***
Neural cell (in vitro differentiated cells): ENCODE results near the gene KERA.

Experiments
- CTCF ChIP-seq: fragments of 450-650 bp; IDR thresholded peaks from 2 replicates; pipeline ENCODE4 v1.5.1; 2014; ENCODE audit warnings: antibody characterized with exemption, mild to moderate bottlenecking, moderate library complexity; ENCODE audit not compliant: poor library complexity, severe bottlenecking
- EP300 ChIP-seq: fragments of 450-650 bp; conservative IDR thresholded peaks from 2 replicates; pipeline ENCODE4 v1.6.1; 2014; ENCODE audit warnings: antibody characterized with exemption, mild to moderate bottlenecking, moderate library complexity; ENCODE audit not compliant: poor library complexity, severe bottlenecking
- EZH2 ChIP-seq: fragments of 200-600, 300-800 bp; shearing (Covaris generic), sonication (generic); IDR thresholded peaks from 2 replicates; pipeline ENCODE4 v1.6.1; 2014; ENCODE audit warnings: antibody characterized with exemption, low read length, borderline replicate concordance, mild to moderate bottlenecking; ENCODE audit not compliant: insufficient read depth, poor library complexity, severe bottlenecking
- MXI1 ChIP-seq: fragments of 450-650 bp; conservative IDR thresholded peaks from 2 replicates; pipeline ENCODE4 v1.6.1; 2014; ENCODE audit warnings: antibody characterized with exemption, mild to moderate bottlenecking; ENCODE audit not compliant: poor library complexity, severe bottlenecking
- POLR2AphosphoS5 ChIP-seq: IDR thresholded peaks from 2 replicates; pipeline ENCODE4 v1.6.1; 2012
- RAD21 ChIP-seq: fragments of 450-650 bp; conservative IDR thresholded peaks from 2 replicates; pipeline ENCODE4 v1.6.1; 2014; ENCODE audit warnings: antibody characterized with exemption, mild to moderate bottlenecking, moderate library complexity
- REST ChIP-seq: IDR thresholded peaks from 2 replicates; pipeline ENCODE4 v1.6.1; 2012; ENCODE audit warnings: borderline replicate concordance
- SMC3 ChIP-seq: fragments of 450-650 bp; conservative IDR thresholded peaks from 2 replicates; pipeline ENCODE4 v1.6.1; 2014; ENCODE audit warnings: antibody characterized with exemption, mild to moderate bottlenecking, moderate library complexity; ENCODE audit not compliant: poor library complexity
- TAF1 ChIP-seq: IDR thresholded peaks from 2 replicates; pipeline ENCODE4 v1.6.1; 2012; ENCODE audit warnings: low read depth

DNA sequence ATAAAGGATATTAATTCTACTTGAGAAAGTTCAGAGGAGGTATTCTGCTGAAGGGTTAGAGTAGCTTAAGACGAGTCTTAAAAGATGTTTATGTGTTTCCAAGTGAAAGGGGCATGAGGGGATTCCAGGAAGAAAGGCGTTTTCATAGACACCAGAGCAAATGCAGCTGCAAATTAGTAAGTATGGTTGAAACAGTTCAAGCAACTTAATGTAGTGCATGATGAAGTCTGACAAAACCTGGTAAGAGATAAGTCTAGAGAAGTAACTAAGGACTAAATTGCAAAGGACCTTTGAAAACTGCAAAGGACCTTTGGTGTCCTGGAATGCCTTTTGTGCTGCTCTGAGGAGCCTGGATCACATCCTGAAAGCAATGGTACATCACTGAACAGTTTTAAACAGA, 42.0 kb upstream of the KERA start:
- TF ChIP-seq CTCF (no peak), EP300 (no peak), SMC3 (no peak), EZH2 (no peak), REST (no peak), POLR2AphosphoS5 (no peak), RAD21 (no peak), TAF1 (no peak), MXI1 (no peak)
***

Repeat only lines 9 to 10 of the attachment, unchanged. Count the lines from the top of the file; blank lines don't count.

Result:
- REST ChIP-seq: IDR thresholded peaks from 2 replicates; pipeline ENCODE4 v1.6.1; 2012; ENCODE audit warnings: borderline replicate concordance
- SMC3 ChIP-seq: fragments of 450-650 bp; conservative IDR thresholded peaks from 2 replicates; pipeline ENCODE4 v1.6.1; 2014; ENCODE audit warnings: antibody characterized with exemption, mild to moderate bottlenecking, moderate library complexity; ENCODE audit not compliant: poor library complexity